To consider the future of not just mental health care or psychiatry but of our culture as a whole, we “grown ups” should not assume we can see all the avenues of change needed on our own. If we do not source the wisdom of the younger people among us for their vision of what is needed, what they experience day to day, the pressures that are built into their lives, or the traumas they endure and that follow them into adulthood, all of our planning for a better future will fail.

The “Beyond Labels and Meds: What It Feels Like To Be Me” exhibit includes 28 artworks in a variety of mediums including painting, photography, and music created by teens ages 13 to 18 from a range of backgrounds and genders. Their work is a powerful reminder of the strength and creativity of young adults as they navigate the stress, social pressures, and cultural turmoil of today’s world. Teen life can be very hard, very complicated, and it can also be full of promise and potential. So it felt deeply important to give teens the opportunity to speak out about their lives in the context of the rising distress we have seen in this age group throughout the COVID-19 pandemic. The exhibition stands as a reminder, too, that the transformative and healing power of art can make a difference in our individual and collective lives no matter what our age.

Family Resources Editor Miranda Spencer and I were extremely honored to have been a part of this exhibition and to have had the opportunity to see and highlight the amazing creativity of the teen artists included. As the submissions came in, we were reminded of the raw force of the uninhibited creativity of young people whose imagination produces profoundly moving, courageous, and beautiful artwork.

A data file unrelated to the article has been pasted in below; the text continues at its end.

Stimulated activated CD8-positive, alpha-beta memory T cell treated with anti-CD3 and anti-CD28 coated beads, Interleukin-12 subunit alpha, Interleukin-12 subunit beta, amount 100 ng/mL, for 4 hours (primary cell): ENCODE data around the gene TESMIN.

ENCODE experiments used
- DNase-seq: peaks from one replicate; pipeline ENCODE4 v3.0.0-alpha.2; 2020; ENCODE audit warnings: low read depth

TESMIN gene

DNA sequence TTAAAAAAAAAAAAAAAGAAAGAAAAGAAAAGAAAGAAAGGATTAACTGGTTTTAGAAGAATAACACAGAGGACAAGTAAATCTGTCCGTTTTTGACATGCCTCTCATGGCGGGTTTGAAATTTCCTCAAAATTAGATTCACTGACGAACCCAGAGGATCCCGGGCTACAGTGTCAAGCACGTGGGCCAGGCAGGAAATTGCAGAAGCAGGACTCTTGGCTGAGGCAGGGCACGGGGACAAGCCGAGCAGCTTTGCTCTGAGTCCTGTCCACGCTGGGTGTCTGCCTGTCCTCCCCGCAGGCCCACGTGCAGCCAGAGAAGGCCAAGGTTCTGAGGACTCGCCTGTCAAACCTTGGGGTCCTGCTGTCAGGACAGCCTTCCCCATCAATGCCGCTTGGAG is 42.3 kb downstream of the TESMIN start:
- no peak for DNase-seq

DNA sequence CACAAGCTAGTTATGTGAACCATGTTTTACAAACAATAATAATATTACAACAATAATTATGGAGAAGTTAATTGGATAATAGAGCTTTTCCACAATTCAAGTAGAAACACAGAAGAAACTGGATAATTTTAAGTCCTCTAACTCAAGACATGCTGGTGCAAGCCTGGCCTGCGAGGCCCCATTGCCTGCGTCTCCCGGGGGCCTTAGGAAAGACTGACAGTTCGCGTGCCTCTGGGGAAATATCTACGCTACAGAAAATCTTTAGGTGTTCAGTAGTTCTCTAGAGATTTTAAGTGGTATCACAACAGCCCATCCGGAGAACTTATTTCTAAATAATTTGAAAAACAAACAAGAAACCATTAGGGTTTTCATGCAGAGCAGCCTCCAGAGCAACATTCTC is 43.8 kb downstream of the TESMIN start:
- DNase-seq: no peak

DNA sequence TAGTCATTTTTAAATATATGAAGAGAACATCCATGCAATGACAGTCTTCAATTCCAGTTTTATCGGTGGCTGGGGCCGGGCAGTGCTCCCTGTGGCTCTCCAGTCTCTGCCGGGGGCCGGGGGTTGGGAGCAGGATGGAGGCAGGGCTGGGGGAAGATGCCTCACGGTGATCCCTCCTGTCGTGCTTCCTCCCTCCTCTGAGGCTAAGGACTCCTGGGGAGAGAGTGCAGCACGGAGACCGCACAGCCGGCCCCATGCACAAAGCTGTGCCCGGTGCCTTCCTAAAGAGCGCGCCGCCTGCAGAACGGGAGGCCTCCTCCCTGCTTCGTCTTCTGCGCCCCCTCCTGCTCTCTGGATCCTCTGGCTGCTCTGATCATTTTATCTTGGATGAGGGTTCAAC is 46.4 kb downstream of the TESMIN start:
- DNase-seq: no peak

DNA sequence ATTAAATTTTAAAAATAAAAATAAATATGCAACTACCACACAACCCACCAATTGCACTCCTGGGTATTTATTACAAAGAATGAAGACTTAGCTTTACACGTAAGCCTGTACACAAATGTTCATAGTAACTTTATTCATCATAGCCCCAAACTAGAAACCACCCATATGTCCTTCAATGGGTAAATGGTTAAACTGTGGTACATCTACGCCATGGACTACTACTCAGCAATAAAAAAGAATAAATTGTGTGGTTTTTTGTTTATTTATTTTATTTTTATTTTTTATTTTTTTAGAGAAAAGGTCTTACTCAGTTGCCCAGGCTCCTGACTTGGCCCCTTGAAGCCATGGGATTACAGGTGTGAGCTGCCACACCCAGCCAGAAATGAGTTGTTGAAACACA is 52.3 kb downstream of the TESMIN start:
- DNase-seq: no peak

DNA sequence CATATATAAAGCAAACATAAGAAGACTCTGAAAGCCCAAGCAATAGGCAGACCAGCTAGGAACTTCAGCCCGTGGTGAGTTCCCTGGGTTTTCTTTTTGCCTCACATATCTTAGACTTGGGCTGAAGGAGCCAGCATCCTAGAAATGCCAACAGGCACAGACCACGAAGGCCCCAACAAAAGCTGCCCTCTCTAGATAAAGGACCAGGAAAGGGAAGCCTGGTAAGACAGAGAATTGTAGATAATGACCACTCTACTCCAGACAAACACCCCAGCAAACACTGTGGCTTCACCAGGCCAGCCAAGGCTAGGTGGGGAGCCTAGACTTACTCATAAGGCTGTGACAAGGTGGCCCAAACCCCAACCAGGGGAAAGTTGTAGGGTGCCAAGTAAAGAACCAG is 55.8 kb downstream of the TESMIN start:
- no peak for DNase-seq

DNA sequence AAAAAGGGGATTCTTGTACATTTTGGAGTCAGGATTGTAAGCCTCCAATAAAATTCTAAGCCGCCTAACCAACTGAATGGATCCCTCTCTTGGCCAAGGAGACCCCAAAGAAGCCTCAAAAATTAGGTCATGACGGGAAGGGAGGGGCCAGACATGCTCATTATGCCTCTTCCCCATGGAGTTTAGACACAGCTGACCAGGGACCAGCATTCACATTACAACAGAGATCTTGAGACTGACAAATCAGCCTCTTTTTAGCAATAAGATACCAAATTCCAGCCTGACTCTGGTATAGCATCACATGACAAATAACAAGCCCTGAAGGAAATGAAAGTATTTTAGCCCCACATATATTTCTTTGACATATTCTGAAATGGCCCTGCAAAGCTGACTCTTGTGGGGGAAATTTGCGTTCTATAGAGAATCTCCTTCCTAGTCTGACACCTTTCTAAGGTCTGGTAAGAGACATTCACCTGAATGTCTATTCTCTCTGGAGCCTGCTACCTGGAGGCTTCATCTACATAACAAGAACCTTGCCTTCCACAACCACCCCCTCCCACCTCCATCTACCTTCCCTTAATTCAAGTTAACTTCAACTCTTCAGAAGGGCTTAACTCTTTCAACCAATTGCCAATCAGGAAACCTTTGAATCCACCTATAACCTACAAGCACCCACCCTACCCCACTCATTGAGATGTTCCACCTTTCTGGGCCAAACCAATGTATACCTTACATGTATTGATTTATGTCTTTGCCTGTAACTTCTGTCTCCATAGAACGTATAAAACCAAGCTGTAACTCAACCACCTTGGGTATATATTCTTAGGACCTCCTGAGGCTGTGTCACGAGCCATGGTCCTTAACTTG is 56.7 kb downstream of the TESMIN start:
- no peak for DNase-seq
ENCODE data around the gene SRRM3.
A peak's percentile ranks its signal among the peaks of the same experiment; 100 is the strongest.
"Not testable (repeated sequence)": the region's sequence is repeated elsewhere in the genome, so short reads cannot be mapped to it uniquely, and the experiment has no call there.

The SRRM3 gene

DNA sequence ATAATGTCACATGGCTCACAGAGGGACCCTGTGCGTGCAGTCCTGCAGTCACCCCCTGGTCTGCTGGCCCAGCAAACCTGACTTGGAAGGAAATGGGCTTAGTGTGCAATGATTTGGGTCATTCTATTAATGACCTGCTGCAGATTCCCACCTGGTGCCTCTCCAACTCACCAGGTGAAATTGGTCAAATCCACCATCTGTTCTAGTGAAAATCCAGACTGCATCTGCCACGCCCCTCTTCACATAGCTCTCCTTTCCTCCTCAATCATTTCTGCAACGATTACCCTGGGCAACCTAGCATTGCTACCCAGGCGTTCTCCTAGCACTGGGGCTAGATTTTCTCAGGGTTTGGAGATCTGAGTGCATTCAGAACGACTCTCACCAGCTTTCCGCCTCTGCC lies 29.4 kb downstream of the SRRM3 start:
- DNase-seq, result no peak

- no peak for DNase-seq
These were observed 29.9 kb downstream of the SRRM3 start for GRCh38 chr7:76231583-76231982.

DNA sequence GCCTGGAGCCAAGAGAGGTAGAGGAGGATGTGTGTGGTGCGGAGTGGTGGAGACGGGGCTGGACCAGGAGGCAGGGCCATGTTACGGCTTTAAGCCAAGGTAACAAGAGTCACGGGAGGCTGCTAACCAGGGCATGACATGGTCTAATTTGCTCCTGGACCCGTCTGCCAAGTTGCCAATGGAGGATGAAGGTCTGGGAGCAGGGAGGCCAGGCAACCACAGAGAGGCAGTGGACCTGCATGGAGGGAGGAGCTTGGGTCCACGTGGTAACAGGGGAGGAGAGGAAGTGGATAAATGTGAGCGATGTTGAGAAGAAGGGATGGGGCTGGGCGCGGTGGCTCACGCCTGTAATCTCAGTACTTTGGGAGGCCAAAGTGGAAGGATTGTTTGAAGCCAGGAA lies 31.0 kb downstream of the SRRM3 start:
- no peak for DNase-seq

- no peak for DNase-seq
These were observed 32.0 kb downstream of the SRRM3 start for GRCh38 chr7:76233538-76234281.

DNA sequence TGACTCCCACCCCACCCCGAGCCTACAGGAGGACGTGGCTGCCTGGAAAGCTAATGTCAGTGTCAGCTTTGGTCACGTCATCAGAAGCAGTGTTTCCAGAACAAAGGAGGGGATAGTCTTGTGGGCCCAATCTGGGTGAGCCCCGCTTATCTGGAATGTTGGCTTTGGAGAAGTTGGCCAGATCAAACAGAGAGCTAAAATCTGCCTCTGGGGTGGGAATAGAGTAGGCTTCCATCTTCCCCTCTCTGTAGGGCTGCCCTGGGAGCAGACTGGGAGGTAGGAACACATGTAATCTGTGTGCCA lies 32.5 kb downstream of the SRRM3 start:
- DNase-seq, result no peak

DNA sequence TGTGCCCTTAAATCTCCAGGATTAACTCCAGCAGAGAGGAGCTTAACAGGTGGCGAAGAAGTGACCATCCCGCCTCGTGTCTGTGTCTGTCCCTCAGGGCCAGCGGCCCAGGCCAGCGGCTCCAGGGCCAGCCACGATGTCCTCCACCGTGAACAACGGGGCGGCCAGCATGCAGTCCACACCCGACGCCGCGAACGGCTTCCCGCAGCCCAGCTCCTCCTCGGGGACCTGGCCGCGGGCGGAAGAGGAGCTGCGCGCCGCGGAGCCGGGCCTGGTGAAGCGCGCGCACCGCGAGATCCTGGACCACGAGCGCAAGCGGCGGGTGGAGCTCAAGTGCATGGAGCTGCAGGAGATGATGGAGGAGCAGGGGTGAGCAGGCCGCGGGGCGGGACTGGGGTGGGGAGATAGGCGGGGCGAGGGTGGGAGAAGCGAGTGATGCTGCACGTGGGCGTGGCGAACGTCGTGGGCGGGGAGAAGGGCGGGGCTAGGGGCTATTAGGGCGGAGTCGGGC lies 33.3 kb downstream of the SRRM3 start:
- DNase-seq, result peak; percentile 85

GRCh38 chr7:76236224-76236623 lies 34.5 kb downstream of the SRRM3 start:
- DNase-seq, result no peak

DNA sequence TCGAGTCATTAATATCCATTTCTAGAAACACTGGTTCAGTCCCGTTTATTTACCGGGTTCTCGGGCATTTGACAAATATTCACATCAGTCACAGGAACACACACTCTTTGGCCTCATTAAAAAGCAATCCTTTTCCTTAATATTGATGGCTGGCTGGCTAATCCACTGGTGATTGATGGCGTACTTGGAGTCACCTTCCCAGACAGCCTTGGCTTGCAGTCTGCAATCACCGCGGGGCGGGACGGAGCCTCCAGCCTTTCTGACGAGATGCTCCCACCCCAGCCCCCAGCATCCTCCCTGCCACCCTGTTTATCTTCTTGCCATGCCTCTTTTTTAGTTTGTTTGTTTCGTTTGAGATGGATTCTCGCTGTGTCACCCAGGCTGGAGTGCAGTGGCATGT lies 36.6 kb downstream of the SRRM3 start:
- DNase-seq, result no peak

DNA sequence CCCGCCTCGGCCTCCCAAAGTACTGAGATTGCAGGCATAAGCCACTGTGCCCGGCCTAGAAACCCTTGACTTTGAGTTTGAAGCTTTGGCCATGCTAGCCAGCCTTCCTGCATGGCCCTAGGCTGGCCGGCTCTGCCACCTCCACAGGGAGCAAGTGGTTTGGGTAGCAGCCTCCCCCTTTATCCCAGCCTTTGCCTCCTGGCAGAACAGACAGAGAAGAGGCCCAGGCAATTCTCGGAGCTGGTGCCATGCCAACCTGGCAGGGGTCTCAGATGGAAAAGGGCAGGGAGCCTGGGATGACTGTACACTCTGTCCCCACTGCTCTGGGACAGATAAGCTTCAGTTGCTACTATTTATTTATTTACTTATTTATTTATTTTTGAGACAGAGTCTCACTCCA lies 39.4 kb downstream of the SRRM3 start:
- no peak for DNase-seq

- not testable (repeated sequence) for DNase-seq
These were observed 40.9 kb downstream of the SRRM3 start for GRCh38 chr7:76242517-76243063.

Yet too often, sensitive young artists are stigmatized for their way of seeing the world and more importantly, feeling in the world. It is an intense experience to be a teenager, and their art shows it. Adults so often want to whitewash the experiences of today’s youth, assume they are not exposed to the daily horrors adults face, somehow believing that our protection renders them immune to the world’s ills. But as we see in the artwork in this collection, teen life is as, if not more, full and complex than adult life. It is extremely important to recognize and validate those teen lives as we open ourselves to hear their voices and their stories.

In the upcoming weeks, we will be spotlighting four teen artists in a series of interviews in which each young person is given a chance to further talk about their art practice and their thoughts on being a teen today.

Click here to view the exhibition.


MIA Reports are supported, in part, by a grant from The Thomas Jobe Fund.


  1. I think young and old people alike need to know the truth about American psychiatry: it isn’t even designed to cure anyone. Synthetic psych drugs are deliberately made to only suppress a patient’s symptoms until he or she dies because that’s what brings in the highest profits. The problem is not that mental illness is incurable. It’s been curable for close to 200 years, just not with man-made chemicals. Why isn’t the American Psychiatric Association in favor of integrative, restorative mental health care? It’s because almost all their income would disappear, IMHO. The APA has been fighting these approaches for about 100 years. No one makes a dime off mentally well people. The APA has been fighting the “Orthomolecular Approach,” for example since about the 1940s. That’s the approach that cured one of my family members several years ago. It’s wonderful. –Linda at FB “Real Recovery for Mentally Ill Loved Ones”

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